Long Crested Eagle | Uganda birds

Long Crested Eagle | Uganda birds

Long Crested Eagle | Uganda birds : is basically small to medium-sized African bird of prey in the family Accipitridae and lives throughout Africa. In fact, this bird derives its name from its peculiar long, shaggy crest at the prance of their crown. Scientifically, is called “Lophaetus occipitalis” while in Luganda Uganda local language its “Kamusungu-sungu”. These birds are generally noisy, particularly during the breeding season and their calls include a high-pitched scream and a repetitive “kik kik kik”. On the other hand, they are believed to have prophetic abilities in foretelling marriages. You ask where you will get a bride or groom and the direction it turns is the source of the mate. 

Physical description

These eagles generally have a wholly dark brown to blackish manifestation, with exceptions for the white markings at the base of their primary feathers. They also have a greyish-barred tail consisting of white edges. It possess a hooked bill, yellow in color with a dark tip and has long white patches at the joint of the wings. These are visible when perched thus forming white lines on both sides of the breast.

They possess an irregular long, flabby crest at the end of their crown although in females it appears short. The secondary feathers are black barred with slight grey and broad black tips. The base of the primary feathers and median underwing coverts are white forming a noticeable white patch on the upper and lower surfaces of the wing. This is always visible in flight while the tail is black and barred with little pale grey. In adults, the eyes are golden or bright yellow but at times darker in females. 


The species hunts generally in the early morning or at dusk, and then rests under the shadow of a tall tree during the day. It feeds mainly on small rodents and its is very noisy during. It also displays and calls from perches, around the nest site normally using the same perch every day. However, it does not perform flight movements and its display is only noisy. Furthermore, they are monogamous and a pair may usually be seen regularly day after day.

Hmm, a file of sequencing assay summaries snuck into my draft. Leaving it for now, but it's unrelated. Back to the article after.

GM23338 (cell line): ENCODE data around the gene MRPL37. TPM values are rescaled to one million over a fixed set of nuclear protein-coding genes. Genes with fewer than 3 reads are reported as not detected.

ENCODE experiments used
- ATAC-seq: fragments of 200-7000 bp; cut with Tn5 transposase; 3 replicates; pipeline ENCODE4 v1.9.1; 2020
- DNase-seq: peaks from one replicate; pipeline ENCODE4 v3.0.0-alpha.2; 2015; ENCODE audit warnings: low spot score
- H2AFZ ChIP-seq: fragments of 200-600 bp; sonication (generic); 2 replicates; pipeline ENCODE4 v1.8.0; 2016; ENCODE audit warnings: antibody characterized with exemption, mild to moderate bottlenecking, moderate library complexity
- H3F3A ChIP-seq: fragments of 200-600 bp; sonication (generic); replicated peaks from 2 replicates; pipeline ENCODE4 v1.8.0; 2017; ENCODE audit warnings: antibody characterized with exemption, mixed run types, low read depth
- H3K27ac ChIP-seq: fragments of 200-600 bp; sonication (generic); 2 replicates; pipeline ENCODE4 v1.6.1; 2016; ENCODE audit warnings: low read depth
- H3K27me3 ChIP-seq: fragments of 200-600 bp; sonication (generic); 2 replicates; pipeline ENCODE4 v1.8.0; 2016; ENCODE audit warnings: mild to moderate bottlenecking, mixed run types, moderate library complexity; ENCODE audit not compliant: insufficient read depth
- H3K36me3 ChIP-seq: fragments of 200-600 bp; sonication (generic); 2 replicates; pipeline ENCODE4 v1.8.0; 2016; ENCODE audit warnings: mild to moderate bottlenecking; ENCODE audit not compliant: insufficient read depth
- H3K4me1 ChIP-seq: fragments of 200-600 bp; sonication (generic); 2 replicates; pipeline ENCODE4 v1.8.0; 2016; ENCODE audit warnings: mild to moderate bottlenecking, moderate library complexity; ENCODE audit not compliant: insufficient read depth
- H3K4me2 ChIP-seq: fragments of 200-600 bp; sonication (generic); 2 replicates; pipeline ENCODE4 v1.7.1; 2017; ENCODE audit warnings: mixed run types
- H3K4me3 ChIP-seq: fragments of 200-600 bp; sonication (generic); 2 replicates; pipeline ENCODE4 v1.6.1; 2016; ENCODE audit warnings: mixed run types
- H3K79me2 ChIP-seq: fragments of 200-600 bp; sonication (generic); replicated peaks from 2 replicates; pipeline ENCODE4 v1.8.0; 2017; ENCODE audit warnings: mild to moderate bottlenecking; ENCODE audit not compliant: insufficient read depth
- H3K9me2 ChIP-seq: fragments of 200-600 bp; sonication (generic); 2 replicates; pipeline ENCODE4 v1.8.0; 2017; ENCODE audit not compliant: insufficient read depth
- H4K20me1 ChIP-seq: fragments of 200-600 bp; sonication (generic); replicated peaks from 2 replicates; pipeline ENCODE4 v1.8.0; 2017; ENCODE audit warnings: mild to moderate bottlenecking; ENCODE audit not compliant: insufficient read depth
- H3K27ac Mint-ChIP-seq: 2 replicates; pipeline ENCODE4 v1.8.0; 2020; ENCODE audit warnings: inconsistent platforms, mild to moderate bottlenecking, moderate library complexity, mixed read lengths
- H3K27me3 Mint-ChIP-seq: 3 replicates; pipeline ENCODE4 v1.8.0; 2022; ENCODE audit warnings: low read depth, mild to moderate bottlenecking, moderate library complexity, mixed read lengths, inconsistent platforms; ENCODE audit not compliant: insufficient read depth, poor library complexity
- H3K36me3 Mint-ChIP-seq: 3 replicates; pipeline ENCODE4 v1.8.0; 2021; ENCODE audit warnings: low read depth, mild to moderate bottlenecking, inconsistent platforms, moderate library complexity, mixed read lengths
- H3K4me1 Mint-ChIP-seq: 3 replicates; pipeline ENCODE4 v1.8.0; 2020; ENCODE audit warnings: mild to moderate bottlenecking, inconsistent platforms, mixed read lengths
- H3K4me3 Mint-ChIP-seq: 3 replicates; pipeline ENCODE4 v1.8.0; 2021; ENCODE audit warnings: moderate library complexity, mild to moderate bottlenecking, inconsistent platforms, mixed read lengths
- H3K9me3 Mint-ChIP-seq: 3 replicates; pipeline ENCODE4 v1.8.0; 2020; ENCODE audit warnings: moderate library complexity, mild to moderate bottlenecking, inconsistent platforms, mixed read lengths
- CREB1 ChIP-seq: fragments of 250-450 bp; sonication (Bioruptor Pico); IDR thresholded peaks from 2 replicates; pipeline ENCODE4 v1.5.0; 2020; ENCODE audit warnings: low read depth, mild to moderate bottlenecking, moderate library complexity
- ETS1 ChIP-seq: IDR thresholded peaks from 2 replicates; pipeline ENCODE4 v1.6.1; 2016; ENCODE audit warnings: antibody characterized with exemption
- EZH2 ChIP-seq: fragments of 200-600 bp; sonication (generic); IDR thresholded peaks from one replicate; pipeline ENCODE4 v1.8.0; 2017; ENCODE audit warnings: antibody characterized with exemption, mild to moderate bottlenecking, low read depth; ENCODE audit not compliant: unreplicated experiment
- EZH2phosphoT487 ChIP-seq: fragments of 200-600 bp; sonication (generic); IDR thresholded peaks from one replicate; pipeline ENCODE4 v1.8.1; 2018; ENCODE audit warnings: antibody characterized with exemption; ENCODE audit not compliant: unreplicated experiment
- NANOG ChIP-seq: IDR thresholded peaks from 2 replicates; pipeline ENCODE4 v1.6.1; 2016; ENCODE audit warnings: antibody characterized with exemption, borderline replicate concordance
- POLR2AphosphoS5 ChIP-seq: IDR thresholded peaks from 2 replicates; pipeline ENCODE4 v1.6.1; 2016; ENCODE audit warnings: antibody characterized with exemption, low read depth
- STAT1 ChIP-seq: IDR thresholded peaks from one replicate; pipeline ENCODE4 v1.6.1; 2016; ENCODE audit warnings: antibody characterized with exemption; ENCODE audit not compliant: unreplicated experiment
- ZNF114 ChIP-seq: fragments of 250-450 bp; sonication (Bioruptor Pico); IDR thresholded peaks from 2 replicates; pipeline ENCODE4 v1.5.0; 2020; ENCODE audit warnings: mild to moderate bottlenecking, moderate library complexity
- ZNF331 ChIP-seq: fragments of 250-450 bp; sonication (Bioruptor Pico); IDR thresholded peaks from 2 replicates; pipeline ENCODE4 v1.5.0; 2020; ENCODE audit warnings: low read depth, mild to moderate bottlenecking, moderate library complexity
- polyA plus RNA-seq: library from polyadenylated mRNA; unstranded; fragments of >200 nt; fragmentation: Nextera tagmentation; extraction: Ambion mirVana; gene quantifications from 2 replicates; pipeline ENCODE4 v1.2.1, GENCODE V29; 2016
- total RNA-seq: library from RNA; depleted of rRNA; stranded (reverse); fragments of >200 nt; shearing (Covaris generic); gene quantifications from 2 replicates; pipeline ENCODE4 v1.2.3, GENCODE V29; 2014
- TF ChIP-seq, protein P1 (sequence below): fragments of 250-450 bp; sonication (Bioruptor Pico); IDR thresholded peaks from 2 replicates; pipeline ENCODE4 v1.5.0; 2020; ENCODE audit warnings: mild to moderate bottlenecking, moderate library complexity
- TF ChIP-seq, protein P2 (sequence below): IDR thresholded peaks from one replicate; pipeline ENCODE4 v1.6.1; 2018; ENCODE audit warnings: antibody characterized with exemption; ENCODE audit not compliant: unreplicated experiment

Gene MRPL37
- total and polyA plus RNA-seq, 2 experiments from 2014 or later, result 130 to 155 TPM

This eagle is both a monogamous and a territorial bird and during breeding, the male gives out a number of courtship displays.  Some of these include; steep dives, level display flight followed by a number of repeated call soaring. The breeding season is year-round, but probably related to changes in rodent populations usually linked to rainfall. After courtship, both male and female build the nest which is a stick platform with a bowl-shaped depressed in the center. The nest is usually nestled in the mid-canopy and very close to a tree trunk mainly at the forest edges. However, the nest is used year after year for some good years. In addition, the species will often reuse the nest of another bird like the lizard buzzard.

The female lays a clutch of 1-2 eggs and only the female incubates, and she is fed near by the male. However, she also leaves the nest to kill for herself sometimes. During the incubation period, the male is often near the nest and roosts in the same tree or in another close by.  In the first weeks after hatching, the female remains on or near the nest while the male brings food. After three weeks, the female hunts more than the male although the female brings more prey than the male. 


This bird is generally noisy bird as it perches, especially at the beginning of the breeding seasons. It gives out loud and sharp calls and at times shrill “kik-kik-kik-kik-ih”. However, the display call is usually a loud and clear “keeee-eh” or “keee-ee-af”.


The long-crested eagle is a “sit and wait” hunter which waits on a perch, scanning the ground and swoops on prey with a gliding flight stroke. Up to 98% of the diet of the species consists of rodents like the greater cane rat. However, it also comprises of small mammals caught on the ground but also includes lizards, small snakes, etc.

Where to spot this bird in Uganda

In Uganda, you can spot this amazing species in most of the National parks like Queen Elizabeth National Park. The bird also thrives in plantations, farmlands, woodlands, orchards, open forests, and forest edges.

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